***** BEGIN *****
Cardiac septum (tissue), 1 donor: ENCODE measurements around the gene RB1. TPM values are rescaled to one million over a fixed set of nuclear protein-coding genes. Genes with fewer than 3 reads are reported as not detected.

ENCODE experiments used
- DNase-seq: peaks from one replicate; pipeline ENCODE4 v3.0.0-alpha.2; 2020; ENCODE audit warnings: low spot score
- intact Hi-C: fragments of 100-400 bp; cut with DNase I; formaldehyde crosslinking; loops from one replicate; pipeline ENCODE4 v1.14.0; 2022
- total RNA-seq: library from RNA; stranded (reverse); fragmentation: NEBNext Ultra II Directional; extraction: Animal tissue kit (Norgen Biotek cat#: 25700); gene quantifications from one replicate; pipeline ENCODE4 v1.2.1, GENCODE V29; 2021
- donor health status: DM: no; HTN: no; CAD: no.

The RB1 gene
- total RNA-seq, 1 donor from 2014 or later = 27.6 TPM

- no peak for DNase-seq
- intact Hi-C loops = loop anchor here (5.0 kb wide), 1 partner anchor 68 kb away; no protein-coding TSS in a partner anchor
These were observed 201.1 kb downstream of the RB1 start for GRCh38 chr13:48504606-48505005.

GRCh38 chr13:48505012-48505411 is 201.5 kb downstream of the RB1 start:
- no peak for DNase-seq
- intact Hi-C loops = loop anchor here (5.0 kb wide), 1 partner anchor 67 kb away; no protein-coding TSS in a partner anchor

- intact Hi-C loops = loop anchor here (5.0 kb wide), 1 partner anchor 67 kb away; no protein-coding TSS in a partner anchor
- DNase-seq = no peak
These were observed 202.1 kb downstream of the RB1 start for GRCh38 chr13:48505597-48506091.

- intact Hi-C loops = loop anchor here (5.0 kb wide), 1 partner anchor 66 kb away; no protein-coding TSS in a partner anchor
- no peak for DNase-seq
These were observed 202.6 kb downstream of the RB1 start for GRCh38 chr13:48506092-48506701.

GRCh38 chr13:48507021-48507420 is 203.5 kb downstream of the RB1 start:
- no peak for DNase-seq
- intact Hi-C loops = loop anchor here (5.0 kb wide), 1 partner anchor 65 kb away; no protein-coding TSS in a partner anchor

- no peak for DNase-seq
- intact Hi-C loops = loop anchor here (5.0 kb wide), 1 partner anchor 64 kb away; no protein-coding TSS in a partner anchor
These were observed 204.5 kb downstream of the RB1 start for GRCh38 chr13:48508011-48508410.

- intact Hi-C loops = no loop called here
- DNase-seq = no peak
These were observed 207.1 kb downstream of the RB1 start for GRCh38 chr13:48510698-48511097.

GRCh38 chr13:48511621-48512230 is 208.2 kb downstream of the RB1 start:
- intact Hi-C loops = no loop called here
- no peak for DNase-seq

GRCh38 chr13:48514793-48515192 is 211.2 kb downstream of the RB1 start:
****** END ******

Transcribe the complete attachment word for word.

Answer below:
Cardiac septum (tissue), 1 donor: ENCODE measurements around the gene RB1. TPM values are rescaled to one million over a fixed set of nuclear protein-coding genes. Genes with fewer than 3 reads are reported as not detected.

ENCODE experiments used
- DNase-seq: peaks from one replicate; pipeline ENCODE4 v3.0.0-alpha.2; 2020; ENCODE audit warnings: low spot score
- intact Hi-C: fragments of 100-400 bp; cut with DNase I; formaldehyde crosslinking; loops from one replicate; pipeline ENCODE4 v1.14.0; 2022
- total RNA-seq: library from RNA; stranded (reverse); fragmentation: NEBNext Ultra II Directional; extraction: Animal tissue kit (Norgen Biotek cat#: 25700); gene quantifications from one replicate; pipeline ENCODE4 v1.2.1, GENCODE V29; 2021
- donor health status: DM: no; HTN: no; CAD: no.

The RB1 gene
- total RNA-seq, 1 donor from 2014 or later = 27.6 TPM

- no peak for DNase-seq
- intact Hi-C loops = loop anchor here (5.0 kb wide), 1 partner anchor 68 kb away; no protein-coding TSS in a partner anchor
These were observed 201.1 kb downstream of the RB1 start for GRCh38 chr13:48504606-48505005.

GRCh38 chr13:48505012-48505411 is 201.5 kb downstream of the RB1 start:
- no peak for DNase-seq
- intact Hi-C loops = loop anchor here (5.0 kb wide), 1 partner anchor 67 kb away; no protein-coding TSS in a partner anchor

- intact Hi-C loops = loop anchor here (5.0 kb wide), 1 partner anchor 67 kb away; no protein-coding TSS in a partner anchor
- DNase-seq = no peak
These were observed 202.1 kb downstream of the RB1 start for GRCh38 chr13:48505597-48506091.

- intact Hi-C loops = loop anchor here (5.0 kb wide), 1 partner anchor 66 kb away; no protein-coding TSS in a partner anchor
- no peak for DNase-seq
These were observed 202.6 kb downstream of the RB1 start for GRCh38 chr13:48506092-48506701.

GRCh38 chr13:48507021-48507420 is 203.5 kb downstream of the RB1 start:
- no peak for DNase-seq
- intact Hi-C loops = loop anchor here (5.0 kb wide), 1 partner anchor 65 kb away; no protein-coding TSS in a partner anchor

- no peak for DNase-seq
- intact Hi-C loops = loop anchor here (5.0 kb wide), 1 partner anchor 64 kb away; no protein-coding TSS in a partner anchor
These were observed 204.5 kb downstream of the RB1 start for GRCh38 chr13:48508011-48508410.

- intact Hi-C loops = no loop called here
- DNase-seq = no peak
These were observed 207.1 kb downstream of the RB1 start for GRCh38 chr13:48510698-48511097.

GRCh38 chr13:48511621-48512230 is 208.2 kb downstream of the RB1 start:
- intact Hi-C loops = no loop called here
- no peak for DNase-seq

GRCh38 chr13:48514793-48515192 is 211.2 kb downstream of the RB1 start: